If you've ever struggled to fall asleep or stay asleep at night, you've probably tried a ton of different options, from sleeping pills, to teas meant to help lull you to sleep and many thing in between. And if your difficulty sleeping is a chronic problem, chances are pretty good that you've given melatonin a try at least once or twice as well. Though melatonin is commonly considered to be pretty safe, with minimal issues or side effects, there are some unexpected side effects of taking melatonin that you need to know about if you want to take it or if anyone close to you uses it regularly.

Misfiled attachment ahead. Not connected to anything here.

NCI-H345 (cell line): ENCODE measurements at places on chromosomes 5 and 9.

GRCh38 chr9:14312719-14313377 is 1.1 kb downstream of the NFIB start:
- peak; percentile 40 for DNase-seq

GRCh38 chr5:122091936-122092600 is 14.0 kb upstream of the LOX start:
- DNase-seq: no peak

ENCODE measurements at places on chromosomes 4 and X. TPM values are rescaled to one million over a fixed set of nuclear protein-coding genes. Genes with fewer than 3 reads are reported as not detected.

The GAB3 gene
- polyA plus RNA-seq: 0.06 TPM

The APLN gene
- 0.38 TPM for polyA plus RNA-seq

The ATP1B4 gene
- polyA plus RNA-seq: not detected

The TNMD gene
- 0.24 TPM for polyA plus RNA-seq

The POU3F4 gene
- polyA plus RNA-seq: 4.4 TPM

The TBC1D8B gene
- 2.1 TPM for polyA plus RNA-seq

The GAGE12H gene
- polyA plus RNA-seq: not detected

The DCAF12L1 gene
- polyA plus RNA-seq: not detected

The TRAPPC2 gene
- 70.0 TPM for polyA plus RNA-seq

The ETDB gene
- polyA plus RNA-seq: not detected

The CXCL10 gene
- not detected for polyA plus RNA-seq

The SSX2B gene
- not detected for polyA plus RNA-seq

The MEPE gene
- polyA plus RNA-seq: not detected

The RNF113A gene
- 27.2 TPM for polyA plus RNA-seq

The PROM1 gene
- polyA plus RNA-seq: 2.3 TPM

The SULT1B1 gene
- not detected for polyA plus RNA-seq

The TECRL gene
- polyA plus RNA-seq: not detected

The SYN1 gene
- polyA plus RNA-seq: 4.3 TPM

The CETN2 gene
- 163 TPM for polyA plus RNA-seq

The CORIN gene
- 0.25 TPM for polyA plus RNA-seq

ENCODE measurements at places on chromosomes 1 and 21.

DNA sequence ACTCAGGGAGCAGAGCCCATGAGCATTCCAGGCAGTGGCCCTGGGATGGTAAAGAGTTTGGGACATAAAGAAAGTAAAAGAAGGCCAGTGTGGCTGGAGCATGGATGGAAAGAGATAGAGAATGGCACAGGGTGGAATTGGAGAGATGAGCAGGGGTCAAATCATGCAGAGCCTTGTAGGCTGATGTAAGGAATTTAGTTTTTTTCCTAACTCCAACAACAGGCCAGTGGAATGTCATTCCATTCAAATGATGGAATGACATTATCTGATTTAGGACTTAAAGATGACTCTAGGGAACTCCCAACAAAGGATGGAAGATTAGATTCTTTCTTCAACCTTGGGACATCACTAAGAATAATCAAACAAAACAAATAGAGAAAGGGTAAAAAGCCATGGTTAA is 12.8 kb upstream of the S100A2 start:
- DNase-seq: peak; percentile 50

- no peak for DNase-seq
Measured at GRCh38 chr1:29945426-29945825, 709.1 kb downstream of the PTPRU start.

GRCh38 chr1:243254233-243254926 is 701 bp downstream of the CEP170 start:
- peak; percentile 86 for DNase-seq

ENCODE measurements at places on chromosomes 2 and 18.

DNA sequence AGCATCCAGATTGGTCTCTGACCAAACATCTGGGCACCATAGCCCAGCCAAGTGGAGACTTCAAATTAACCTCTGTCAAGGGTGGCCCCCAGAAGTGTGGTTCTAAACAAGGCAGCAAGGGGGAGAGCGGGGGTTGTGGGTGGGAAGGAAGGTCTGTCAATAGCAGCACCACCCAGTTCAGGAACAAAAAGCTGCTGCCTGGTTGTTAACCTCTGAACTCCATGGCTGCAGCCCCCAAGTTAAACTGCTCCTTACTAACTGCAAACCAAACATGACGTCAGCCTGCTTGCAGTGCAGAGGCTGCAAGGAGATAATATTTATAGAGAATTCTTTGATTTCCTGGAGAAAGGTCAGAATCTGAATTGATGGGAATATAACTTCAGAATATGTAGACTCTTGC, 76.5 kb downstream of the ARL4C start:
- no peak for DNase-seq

Melatonin isn't a medication. In fact, your body already naturally produces it. It's a hormone that's made by the pineal gland, as WebMD noted, and is also found in extremely small quantities in some produce, like cherries. That's why you'll sometimes see people and articles recommend that you make cherries your pre-bedtime snack, if you feel like you need to eat a little something. The idea is that maybe they'll help give your body a little boost and help your melatonin kick in and regulate your sleep and wake cycles, allowing you to drift off to sleep without much of an issue. Whether you regularly reach for the bottle of melatonin or you've hemmed and hawed over whether or not to try it for yourself, there are some ways that it can affect you — outside of your sleep — about which you need to know.